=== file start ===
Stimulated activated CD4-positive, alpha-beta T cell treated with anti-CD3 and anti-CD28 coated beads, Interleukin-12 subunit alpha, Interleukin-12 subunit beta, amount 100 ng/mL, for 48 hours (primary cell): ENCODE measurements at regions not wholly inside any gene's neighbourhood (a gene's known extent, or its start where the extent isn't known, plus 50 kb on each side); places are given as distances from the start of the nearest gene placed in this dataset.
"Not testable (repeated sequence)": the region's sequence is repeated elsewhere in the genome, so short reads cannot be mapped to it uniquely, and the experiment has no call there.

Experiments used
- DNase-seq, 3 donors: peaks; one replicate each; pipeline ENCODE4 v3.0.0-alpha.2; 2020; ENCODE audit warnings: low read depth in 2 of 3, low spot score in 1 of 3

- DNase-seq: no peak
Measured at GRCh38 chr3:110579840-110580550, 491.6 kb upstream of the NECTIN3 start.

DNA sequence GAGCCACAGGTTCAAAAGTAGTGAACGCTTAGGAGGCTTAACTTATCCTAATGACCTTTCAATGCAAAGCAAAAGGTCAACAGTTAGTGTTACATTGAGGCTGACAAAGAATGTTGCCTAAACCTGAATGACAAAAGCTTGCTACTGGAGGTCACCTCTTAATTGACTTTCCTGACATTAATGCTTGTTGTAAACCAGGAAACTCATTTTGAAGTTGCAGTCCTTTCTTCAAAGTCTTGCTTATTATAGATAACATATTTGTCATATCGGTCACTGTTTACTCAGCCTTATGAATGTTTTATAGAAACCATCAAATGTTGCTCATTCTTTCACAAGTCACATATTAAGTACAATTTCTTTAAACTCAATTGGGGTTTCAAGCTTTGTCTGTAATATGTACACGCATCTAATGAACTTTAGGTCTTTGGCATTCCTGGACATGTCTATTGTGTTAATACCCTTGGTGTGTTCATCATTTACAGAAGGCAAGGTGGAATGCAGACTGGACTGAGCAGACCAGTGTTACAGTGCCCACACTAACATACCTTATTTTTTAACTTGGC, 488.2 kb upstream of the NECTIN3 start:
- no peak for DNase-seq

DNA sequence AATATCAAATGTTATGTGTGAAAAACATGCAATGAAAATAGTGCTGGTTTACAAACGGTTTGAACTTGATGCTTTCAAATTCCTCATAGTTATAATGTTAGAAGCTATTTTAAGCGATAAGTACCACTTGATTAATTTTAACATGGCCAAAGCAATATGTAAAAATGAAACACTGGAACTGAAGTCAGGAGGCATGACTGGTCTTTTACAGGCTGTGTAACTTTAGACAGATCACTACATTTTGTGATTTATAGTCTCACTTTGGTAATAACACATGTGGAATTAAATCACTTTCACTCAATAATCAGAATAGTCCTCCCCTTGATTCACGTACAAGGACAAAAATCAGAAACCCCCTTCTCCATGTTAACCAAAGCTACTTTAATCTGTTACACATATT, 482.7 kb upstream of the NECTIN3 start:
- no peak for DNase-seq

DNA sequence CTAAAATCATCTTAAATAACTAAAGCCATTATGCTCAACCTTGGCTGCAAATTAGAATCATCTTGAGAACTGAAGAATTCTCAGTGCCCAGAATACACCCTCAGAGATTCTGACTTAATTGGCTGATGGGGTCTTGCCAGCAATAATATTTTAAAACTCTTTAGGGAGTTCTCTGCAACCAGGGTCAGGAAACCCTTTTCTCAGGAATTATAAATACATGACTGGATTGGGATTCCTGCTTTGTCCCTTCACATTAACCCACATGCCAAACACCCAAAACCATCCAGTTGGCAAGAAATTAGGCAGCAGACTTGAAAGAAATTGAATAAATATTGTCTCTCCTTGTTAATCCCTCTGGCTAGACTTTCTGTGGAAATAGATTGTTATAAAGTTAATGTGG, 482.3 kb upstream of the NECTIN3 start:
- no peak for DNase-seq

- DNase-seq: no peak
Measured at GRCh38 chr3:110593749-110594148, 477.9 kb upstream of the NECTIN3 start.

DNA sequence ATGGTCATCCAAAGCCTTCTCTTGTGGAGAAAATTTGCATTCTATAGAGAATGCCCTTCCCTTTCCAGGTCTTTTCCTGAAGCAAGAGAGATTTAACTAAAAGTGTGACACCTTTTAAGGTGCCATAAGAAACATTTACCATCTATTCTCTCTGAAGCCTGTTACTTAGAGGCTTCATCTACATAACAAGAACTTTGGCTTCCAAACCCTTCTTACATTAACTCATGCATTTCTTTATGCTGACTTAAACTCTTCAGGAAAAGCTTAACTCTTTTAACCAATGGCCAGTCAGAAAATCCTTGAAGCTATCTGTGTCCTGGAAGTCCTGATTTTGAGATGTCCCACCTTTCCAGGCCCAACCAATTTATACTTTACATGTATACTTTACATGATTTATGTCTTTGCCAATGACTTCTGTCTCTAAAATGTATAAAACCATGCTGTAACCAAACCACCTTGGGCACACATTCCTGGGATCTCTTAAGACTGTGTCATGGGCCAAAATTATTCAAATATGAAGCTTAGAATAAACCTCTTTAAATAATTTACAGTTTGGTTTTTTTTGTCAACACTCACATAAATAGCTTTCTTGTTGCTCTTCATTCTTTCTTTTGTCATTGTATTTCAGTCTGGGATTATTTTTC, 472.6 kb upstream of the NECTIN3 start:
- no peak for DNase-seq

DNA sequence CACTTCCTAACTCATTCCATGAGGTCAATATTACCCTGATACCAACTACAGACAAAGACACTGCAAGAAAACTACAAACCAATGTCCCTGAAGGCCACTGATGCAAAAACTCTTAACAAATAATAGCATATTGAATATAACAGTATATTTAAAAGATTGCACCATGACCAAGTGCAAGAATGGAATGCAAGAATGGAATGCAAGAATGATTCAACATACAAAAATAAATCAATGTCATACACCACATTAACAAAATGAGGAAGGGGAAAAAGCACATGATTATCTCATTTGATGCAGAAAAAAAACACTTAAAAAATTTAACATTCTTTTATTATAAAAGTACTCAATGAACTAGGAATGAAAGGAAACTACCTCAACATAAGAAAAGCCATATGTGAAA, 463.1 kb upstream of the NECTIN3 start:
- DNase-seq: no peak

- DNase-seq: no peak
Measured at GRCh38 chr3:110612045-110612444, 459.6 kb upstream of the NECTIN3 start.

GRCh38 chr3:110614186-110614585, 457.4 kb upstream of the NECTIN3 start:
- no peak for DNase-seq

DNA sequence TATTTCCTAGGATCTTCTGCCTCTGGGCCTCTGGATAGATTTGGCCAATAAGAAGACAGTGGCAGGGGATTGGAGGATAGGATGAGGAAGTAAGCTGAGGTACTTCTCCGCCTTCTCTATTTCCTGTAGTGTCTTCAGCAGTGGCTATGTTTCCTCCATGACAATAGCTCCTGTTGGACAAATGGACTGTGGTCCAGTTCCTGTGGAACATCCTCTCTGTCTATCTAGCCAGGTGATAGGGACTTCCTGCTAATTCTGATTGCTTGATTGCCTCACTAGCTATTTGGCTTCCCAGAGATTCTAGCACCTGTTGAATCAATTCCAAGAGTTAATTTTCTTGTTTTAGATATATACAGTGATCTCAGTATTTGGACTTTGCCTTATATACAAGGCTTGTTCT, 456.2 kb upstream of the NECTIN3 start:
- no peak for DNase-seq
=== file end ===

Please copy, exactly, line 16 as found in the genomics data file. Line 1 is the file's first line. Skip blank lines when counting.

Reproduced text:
- no peak for DNase-seq